For during this time I also shed the last vestiges of Christianity and throw myself whole-heartedly into following the earth-centered path I have always followed, whose name I have only now learned. I am ecstatic to realize that there are others like me in the here and now, and I can claim the ancient ways of my own ancestors. Somehow amidst the despair, I honor mother earth, hold sacred the land, sea, and sky, and speak to the old ones. This revelation somewhat complicates my graduate experience however as it also means living in the broom closet. According to my department members, the only sane position on spirituality is atheism and anyone deviating from this world view is stupid, irrational, and not worth anyone’s time. There is no attempt to tolerate others’ differences, and even the Christian in the program finds himself at the center of ridicule and insult. So I live a double life, unable to be honest with my colleagues, in constant fear of discovery.

At the end of spring 2011, and nearing the end of my coursework, the smoldering remains of the silent cry within myself keens so loudly for freedom that I can no longer ignore the necessity of leaving. I am so tired of wandering. I have wandered this desert for six years. I take a six month lease apartment in the fall to make sure I don’t change my mind. I’m too far along to leave the school, but I can make an exodus, like Moses out of the American Sahara back to my home in the Bay Area, where I can write my dissertation on virtue and interdependence. I will return to the rolling brown hills, green trees and winding trails, and water. Dear, inviting, vital ocean whose rhythm is my heartbeat.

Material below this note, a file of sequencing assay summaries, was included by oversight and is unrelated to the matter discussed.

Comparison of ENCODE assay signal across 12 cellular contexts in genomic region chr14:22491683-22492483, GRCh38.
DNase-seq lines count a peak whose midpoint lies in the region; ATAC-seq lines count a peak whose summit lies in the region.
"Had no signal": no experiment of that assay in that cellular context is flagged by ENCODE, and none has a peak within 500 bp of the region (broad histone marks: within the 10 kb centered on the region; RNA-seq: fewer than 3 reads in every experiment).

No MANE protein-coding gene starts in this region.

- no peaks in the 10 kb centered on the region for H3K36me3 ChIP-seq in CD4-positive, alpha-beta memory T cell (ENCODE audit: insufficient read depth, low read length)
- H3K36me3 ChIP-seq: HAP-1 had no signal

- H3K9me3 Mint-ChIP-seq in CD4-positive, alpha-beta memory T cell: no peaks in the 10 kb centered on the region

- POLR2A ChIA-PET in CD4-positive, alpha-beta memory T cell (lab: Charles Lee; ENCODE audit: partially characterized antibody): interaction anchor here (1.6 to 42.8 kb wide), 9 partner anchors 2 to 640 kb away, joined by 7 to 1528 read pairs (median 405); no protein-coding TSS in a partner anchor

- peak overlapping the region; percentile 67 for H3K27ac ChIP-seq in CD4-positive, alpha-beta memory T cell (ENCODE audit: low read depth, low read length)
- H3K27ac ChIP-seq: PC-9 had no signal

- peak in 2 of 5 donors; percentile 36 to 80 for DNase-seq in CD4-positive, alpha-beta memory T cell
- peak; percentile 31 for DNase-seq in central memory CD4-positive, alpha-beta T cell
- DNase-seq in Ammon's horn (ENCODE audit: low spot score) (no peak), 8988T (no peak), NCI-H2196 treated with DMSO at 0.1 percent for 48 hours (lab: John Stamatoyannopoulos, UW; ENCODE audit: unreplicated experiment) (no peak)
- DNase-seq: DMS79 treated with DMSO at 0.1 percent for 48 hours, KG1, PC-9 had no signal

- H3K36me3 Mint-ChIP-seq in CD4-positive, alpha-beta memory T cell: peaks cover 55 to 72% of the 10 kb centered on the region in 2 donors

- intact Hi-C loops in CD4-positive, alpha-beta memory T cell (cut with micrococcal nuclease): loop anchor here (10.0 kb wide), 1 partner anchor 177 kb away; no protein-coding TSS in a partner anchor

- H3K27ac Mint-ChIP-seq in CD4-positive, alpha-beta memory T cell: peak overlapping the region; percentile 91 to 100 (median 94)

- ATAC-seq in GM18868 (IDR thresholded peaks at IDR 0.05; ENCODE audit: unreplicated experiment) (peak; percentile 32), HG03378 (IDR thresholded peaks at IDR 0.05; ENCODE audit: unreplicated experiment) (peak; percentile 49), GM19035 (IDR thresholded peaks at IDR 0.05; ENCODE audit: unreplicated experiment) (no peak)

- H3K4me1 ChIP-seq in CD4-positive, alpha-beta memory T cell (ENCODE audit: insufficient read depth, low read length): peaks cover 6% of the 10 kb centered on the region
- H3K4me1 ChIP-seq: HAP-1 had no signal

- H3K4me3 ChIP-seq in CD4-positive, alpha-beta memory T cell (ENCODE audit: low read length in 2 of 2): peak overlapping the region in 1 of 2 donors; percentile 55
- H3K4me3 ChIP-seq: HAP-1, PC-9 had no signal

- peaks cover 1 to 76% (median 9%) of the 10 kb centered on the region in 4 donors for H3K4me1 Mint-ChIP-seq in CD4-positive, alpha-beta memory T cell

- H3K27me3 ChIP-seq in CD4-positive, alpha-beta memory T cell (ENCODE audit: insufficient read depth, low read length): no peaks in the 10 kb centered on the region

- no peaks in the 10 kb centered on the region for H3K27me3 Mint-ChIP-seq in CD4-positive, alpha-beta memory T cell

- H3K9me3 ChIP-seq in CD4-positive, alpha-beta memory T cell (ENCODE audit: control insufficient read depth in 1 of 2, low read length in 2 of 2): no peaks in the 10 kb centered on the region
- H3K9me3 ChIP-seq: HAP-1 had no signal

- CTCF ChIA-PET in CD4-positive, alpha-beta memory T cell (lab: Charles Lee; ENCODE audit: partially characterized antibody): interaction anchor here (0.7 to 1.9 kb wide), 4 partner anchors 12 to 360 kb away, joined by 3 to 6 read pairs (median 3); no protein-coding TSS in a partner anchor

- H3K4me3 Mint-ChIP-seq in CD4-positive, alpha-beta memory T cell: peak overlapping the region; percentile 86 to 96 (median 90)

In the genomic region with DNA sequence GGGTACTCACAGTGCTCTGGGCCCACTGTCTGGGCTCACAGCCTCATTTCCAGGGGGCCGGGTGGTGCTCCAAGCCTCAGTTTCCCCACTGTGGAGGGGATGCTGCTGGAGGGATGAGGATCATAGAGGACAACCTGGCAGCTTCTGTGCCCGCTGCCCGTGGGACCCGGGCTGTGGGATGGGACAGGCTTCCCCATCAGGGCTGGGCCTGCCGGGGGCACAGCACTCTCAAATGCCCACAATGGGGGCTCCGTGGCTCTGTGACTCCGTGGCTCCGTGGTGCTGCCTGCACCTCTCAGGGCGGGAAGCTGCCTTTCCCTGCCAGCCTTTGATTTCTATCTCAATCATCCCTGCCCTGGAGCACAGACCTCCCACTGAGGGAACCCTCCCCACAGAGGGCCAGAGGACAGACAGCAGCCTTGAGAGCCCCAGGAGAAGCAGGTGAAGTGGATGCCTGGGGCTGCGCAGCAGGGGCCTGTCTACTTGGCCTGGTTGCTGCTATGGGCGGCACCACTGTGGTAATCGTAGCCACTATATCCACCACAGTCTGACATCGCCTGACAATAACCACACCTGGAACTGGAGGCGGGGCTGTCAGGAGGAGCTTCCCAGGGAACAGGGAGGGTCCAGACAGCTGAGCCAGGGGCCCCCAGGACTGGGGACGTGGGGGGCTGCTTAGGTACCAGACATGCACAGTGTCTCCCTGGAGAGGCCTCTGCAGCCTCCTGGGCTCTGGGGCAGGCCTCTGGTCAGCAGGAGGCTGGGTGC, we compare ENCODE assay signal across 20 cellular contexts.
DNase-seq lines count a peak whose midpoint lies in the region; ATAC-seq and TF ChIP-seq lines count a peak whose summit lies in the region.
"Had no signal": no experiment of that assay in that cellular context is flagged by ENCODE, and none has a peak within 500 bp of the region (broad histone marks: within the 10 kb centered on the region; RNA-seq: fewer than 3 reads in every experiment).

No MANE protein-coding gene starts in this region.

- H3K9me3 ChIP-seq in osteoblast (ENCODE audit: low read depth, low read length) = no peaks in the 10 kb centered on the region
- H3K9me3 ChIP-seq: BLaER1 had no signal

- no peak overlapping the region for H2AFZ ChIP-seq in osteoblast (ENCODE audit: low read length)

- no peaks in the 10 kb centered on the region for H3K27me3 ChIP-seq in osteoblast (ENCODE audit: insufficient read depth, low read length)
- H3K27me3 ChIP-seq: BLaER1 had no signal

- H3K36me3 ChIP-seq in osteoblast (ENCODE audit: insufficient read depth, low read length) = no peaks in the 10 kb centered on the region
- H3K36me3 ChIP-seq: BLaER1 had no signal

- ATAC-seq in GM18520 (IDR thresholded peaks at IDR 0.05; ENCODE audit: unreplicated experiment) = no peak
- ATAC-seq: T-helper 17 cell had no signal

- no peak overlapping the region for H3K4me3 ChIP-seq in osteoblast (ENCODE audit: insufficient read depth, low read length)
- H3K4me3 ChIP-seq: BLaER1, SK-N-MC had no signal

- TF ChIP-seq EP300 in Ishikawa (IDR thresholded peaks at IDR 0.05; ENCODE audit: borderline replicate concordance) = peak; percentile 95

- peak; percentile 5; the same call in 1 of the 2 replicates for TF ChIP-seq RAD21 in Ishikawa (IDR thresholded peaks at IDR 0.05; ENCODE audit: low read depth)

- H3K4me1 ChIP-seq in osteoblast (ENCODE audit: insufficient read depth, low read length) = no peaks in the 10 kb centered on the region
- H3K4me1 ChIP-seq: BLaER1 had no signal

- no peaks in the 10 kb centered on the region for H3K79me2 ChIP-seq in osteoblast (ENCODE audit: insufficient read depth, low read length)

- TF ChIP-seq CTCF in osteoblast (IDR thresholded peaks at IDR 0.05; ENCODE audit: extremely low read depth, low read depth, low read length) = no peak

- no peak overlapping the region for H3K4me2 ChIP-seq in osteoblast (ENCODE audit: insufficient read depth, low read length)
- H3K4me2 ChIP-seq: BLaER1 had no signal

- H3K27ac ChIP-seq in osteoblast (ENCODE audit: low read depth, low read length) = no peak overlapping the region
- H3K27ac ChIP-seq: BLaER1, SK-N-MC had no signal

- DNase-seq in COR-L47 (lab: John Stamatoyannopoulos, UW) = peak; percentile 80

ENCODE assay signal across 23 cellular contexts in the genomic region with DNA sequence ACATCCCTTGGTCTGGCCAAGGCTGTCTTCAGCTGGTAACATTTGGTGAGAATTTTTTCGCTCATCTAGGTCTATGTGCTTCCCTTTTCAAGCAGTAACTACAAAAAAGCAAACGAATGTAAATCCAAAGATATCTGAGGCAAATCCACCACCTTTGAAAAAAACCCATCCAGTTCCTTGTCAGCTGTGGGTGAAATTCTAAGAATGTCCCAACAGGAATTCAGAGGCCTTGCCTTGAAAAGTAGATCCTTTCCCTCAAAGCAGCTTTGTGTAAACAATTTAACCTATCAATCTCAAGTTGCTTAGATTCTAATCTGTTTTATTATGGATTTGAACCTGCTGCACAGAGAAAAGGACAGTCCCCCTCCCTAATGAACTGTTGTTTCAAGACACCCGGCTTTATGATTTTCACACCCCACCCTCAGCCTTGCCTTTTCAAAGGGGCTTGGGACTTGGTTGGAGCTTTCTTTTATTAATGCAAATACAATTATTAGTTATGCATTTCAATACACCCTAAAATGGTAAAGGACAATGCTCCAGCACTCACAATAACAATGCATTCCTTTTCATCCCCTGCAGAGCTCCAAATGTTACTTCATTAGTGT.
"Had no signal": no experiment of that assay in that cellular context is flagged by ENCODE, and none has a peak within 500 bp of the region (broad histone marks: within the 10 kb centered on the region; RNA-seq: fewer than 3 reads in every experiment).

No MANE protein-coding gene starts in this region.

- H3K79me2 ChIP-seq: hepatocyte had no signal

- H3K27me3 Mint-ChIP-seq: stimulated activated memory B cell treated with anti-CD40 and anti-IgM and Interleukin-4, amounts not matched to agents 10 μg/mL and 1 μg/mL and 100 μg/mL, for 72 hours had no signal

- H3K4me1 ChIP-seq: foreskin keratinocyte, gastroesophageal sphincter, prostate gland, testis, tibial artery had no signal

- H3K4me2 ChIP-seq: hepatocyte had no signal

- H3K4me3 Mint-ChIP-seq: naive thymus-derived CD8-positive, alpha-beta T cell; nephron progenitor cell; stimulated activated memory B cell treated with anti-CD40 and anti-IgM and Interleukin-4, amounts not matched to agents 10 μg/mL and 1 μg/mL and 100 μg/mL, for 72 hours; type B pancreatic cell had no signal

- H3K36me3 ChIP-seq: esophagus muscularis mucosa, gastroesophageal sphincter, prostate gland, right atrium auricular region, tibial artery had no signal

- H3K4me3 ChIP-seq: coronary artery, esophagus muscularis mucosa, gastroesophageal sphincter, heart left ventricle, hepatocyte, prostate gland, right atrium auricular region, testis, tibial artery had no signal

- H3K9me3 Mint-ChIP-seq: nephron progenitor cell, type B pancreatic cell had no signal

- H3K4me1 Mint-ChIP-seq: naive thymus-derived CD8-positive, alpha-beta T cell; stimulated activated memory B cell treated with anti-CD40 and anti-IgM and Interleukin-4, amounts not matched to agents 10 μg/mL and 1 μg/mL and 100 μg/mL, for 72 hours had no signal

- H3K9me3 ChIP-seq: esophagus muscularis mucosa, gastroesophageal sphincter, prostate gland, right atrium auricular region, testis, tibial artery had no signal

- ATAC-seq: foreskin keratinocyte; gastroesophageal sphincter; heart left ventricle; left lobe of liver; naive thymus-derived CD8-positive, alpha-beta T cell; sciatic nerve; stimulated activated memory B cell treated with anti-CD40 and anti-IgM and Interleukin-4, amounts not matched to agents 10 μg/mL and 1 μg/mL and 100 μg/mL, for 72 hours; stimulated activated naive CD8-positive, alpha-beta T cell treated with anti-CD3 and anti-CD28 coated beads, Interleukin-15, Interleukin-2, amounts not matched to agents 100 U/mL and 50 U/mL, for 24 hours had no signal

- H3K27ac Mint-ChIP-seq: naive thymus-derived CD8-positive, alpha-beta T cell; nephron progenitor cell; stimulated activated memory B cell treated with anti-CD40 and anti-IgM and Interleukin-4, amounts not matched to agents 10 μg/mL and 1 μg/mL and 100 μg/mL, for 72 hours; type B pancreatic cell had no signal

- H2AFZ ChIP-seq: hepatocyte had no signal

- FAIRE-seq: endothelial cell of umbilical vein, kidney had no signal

Not even a new relationship, the first one in as many years as I’ve been a graduate student, can detour me from home. With tears in my eyes I leave for a long distance arrangement and for an apartment in Berkeley, surrounded by family and friends, soft mist, the silent bay, and people who won’t figuratively cut off my head if they learn I am a druid. (As a philosopher I very much value my head, thanks.)

Finally I start to grow and heal. Finally I can dissolve into a sacred space of becoming, from which I might emerge changed, but enough, re-membered into cohesion, renewed. Perhaps I will even once again be able to hear the voices on the wind and look into the world beyond the world, which now is lost to me. Perhaps, I can spin a cocoon around my broken pieces so that the withered fragments I have become can mend me, weaving themselves into new wings with which to fly.

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To Ayla of The Earth Children, 2003

In that dream I had, you ran to me, your five-year-old body parting crowds. I knew your name and forgotten language before you ever said a word. Then you leapt into my arms and spoke mine. That night, we wove ourselves through eons and what we can make believe, face to face with her other’s beginnings.